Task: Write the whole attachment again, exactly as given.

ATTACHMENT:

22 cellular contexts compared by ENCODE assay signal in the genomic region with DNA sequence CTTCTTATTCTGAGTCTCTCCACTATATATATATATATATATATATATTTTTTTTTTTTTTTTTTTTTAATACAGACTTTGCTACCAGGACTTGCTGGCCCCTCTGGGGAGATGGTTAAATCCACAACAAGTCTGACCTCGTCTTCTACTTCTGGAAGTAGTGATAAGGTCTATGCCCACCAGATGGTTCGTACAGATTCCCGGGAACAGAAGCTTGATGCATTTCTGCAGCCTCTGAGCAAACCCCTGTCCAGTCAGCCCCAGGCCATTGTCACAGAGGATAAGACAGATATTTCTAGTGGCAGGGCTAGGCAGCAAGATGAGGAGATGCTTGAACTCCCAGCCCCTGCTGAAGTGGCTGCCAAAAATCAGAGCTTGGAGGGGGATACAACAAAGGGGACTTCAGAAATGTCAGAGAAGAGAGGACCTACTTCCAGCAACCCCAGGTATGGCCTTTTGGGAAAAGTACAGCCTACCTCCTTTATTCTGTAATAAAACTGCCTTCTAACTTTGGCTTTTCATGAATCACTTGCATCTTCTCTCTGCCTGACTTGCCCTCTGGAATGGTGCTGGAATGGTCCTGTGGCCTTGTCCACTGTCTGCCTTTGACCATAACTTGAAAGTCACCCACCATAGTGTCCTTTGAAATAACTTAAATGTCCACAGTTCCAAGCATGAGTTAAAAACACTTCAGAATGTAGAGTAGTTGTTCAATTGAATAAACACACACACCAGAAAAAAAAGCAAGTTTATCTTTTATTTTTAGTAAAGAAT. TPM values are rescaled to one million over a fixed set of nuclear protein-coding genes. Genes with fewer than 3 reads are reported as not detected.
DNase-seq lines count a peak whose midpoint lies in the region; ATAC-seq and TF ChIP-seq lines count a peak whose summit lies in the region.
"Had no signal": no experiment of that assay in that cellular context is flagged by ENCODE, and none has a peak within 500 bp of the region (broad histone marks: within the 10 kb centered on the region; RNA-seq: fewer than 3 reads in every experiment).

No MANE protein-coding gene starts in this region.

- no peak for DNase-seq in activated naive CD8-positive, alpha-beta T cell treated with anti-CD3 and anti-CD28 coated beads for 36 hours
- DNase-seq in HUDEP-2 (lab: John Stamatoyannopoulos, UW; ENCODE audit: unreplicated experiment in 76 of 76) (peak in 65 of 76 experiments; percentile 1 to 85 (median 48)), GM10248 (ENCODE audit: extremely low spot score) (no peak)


22 cellular contexts compared by ENCODE assay signal in the genomic region with DNA sequence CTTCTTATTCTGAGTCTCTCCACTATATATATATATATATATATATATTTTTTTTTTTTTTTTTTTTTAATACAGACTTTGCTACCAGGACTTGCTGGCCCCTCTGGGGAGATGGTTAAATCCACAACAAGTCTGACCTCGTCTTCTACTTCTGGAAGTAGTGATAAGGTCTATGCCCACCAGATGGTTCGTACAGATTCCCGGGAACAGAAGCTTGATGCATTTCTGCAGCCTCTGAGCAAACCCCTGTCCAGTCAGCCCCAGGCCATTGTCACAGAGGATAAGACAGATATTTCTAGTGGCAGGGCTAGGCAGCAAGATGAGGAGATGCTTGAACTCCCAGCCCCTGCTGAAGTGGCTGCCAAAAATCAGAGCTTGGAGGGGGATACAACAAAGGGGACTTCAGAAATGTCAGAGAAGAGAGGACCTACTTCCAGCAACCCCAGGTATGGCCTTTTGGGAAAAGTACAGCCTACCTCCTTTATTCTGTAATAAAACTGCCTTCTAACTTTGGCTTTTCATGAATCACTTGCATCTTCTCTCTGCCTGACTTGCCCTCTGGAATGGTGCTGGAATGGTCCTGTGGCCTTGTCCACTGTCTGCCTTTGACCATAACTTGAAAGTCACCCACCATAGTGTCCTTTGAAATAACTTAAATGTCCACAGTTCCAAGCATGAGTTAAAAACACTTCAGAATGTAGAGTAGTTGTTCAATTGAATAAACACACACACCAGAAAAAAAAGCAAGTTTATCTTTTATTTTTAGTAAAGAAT. TPM values are rescaled to one million over a fixed set of nuclear protein-coding genes. Genes with fewer than 3 reads are reported as not detected.
DNase-seq lines count a peak whose midpoint lies in the region; ATAC-seq and TF ChIP-seq lines count a peak whose summit lies in the region.
"Had no signal": no experiment of that assay in that cellular context is flagged by ENCODE, and none has a peak within 500 bp of the region (broad histone marks: within the 10 kb centered on the region; RNA-seq: fewer than 3 reads in every experiment).

No MANE protein-coding gene starts in this region.

- no peak for DNase-seq in activated naive CD8-positive, alpha-beta T cell treated with anti-CD3 and anti-CD28 coated beads for 36 hours
- DNase-seq in HUDEP-2 (lab: John Stamatoyannopoulos, UW; ENCODE audit: unreplicated experiment in 76 of 76) (peak in 65 of 76 experiments; percentile 1 to 85 (median 48)), GM10248 (ENCODE audit: extremely low spot score) (no peak)